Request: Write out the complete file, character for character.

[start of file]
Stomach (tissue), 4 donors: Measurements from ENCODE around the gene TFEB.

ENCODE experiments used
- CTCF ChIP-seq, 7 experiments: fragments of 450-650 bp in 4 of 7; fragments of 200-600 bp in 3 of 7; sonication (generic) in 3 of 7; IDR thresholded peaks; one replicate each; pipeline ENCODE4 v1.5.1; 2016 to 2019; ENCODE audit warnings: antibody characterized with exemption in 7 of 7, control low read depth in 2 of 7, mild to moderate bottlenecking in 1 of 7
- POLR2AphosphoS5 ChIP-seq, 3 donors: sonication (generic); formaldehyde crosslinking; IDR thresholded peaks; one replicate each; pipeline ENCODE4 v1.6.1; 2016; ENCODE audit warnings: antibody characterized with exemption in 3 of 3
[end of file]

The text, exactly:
Stomach (tissue), 4 donors: Measurements from ENCODE around the gene TFEB.

ENCODE experiments used
- CTCF ChIP-seq, 7 experiments: fragments of 450-650 bp in 4 of 7; fragments of 200-600 bp in 3 of 7; sonication (generic) in 3 of 7; IDR thresholded peaks; one replicate each; pipeline ENCODE4 v1.5.1; 2016 to 2019; ENCODE audit warnings: antibody characterized with exemption in 7 of 7, control low read depth in 2 of 7, mild to moderate bottlenecking in 1 of 7
- POLR2AphosphoS5 ChIP-seq, 3 donors: sonication (generic); formaldehyde crosslinking; IDR thresholded peaks; one replicate each; pipeline ENCODE4 v1.6.1; 2016; ENCODE audit warnings: antibody characterized with exemption in 3 of 3